Professor Stephen Gibson
Director of Doctoral Programmes
Stephen Gibson is Bicentennial Chair in Research Methods and Director of Doctoral Programmes in the School of Social Sciences. He is a social psychologist with research interests in obedience and social influence, identity and citizenship, and representations of peace and conflict. His research makes use of methodological and conceptual approaches informed by discursive and rhetorical psychology, and as such he has an interest in the use and development of qualitative research methods in general, and discourse analytic methods in particular. His most recent major project has involved a secondary qualitative analysis of archived audio data from Stanley Milgram’s obedience experiments, and challenges the conventional view of these studies as demonstrations of people following orders. Findings from this research have been published in a number of international journals, and in a monograph published in 2019 by Cambridge University Press.
As Director of Doctoral Programmes, Stephen oversees the PGR student experience across the School, including our thriving PhD and DBA programmes, and works closely with our partners at the Scottish Graduate School of Social Sciences and Scottish Graduate School of Arts & Humanities.
Areas of interest
Citizenship; Discourse analysis; Discursive psychology; Obedience; Peace and conflict; Qualitative methods; Rhetoric; Social identity; Social influence; Social psychology.
- Discourse analysis
- Discursive psychology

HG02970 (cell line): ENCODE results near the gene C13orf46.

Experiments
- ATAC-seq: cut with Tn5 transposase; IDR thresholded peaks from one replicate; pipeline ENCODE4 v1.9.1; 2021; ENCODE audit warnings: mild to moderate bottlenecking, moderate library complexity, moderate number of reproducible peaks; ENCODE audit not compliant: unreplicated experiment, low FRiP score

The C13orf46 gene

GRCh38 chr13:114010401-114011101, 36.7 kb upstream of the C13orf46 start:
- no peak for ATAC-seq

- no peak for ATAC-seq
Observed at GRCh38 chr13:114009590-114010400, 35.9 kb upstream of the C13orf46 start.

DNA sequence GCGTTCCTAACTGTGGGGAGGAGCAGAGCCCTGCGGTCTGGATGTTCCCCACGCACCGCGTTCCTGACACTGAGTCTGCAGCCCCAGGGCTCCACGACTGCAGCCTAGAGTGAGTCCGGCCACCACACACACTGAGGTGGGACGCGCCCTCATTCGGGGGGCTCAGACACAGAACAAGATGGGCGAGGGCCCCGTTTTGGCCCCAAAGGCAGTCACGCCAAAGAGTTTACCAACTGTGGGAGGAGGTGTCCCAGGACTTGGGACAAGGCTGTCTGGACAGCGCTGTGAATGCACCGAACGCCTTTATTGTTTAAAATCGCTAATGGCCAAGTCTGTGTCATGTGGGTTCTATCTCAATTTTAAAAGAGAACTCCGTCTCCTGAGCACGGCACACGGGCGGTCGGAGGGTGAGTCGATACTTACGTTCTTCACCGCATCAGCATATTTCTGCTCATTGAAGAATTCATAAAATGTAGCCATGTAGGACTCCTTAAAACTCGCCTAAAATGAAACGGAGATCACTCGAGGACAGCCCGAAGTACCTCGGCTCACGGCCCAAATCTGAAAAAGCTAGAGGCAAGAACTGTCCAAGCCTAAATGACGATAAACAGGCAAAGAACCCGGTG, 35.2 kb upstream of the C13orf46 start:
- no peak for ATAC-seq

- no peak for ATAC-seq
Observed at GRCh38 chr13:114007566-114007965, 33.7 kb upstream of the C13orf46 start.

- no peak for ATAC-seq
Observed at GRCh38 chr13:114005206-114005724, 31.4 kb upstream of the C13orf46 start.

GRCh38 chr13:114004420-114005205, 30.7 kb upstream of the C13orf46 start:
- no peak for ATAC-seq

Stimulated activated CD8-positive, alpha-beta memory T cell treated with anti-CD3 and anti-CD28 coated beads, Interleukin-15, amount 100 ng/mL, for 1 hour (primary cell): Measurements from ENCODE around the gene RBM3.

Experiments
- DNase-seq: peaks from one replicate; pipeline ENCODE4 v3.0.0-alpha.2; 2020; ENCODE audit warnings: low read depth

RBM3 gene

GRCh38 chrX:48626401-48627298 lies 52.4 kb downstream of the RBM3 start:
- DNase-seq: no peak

- Peace and conflict
- Qualitative methods
- Social identity
- Social influence
- Social psychology.
PhD Psychology (Lancaster University, 2006)
MSc Psychological Research Methods (Lancaster University, 2002; Awarded with Distinction)
BSc Psychology (Lancaster University, 2001; 1st Class Hons)
Stephen joined Heriot-Watt University in December 2019, having previously worked at York St John University between 2005-2019, where he taught psychology and latterly was School Research Lead for the School of Psychological & Social Sciences.
Stephen has been awarded funding from bodies such as the Leverhulme Trust, British Academy and Nuffield Foundation, and is joint Editor-in-Chief of the British Journal of Social Psychology.
He is currently a member of the ESRC’s Peer Review College, and serves on the Editorial Board of Social & Personality Psychology Compass.
2019, He has served in various roles on the Social Psychology Section Committee of the British Psychological Society, and most recently was chair of the Section’s Annual Conference